One of the hardest parts about covering America’s healthcare system is that if someone comes to us with a question– even if it sounds relatively simple– there’s almost never an easy answer.
For example, wondering what the penalty for not having health insurance is in 2015? The short answer is it’s $325 per person or 2% of your household income, whichever is higher. But, if we wanted to be more accurate, the real answer is “it depends”– based on your income, family size, how many months you went without coverage, and whether you qualify for any exemptions. Or want to know whether your income is low enough to qualify for Medicaid? Well it depends on your family size and what state you live in. If your state didn’t expand Medicaid under Obamacare, it also may depend on whether you’re pregnant, disabled, a parent, etc.
You might notice that we answer questions with “it depends” a lot.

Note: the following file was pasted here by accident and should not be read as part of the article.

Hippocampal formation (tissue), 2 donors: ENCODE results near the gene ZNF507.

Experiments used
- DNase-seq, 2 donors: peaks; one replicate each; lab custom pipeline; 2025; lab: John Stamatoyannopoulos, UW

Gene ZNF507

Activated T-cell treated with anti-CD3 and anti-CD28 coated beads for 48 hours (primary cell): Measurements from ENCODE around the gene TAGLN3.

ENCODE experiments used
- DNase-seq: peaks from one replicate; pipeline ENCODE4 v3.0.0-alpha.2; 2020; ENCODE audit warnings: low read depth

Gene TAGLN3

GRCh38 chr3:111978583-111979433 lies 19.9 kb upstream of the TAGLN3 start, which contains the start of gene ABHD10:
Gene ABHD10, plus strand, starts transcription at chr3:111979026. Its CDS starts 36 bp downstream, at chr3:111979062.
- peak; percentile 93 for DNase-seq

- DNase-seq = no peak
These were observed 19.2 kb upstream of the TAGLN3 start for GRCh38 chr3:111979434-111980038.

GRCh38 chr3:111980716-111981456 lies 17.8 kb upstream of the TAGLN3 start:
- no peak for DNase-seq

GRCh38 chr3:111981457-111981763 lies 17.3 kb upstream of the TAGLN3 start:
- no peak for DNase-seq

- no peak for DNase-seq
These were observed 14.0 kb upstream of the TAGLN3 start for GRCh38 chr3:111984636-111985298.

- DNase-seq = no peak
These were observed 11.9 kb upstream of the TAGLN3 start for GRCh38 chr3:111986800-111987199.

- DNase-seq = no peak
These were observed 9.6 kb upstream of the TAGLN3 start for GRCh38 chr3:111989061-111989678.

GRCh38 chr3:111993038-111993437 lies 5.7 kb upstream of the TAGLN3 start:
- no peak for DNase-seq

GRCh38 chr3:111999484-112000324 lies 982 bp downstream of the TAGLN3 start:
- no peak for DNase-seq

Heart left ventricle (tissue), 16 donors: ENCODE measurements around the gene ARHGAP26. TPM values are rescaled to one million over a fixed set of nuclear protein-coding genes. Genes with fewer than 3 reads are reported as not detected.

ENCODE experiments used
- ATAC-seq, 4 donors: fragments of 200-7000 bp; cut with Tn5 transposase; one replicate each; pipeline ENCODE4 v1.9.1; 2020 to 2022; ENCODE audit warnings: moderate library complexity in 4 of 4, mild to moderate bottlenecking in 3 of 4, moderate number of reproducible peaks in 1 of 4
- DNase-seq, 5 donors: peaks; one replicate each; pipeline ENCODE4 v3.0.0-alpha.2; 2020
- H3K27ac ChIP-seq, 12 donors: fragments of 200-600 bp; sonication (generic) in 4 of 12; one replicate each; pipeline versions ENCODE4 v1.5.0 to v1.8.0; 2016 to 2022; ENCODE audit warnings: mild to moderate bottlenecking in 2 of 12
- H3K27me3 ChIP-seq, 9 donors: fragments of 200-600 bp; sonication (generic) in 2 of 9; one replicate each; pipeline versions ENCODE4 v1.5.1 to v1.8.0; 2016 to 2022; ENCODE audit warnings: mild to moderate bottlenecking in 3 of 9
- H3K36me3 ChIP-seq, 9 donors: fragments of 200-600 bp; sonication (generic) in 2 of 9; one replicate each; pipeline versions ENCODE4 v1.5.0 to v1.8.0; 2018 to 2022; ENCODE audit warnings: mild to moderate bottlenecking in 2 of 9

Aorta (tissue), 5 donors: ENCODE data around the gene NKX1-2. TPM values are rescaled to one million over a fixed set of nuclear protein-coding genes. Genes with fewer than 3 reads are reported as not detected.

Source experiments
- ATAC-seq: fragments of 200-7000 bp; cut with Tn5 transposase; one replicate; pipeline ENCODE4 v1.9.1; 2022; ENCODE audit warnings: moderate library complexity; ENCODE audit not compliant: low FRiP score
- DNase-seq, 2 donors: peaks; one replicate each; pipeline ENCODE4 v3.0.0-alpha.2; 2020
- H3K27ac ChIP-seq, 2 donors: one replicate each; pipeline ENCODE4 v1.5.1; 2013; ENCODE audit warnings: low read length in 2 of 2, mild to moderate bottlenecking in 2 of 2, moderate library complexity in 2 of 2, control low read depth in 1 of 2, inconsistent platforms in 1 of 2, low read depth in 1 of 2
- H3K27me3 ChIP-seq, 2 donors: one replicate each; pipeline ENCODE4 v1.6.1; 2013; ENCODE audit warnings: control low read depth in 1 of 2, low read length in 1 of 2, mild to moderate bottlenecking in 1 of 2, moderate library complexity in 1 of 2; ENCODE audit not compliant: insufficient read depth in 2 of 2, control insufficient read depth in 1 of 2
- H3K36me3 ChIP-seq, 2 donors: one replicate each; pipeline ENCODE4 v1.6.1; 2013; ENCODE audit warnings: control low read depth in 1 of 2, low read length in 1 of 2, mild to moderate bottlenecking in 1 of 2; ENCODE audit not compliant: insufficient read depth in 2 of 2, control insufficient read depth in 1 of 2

So we were somewhat shocked that we recently got a question from a reader that seemed like it would require a complicated answer (it’s about Obamacare and filing taxes), but actually did not require an “it depends”:
When you’re filing your taxes, how do you provide proof that you had insurance in 2014?
Answer: You don’t have to provide proof. If you had coverage all year, you simply check the box that says you had full year coverage (line 61 on the 1040). That’s it. Here’s what it looks like:
Unfortunately that turned into a slippery slope of other questions with “it depends” answers. What do owe if you didn’t have coverage, or only had coverage part of the year? If you bought coverage on the exchange, how do you determine whether you got the correct subsidy? If you ended up making more money than you estimated when you applied for Obamacare, how much do you have to pay back?
To help answer these questions (and others) we’ve put together a quick guide to how Obamacare works when you’re filing your taxes. [click to continue reading…]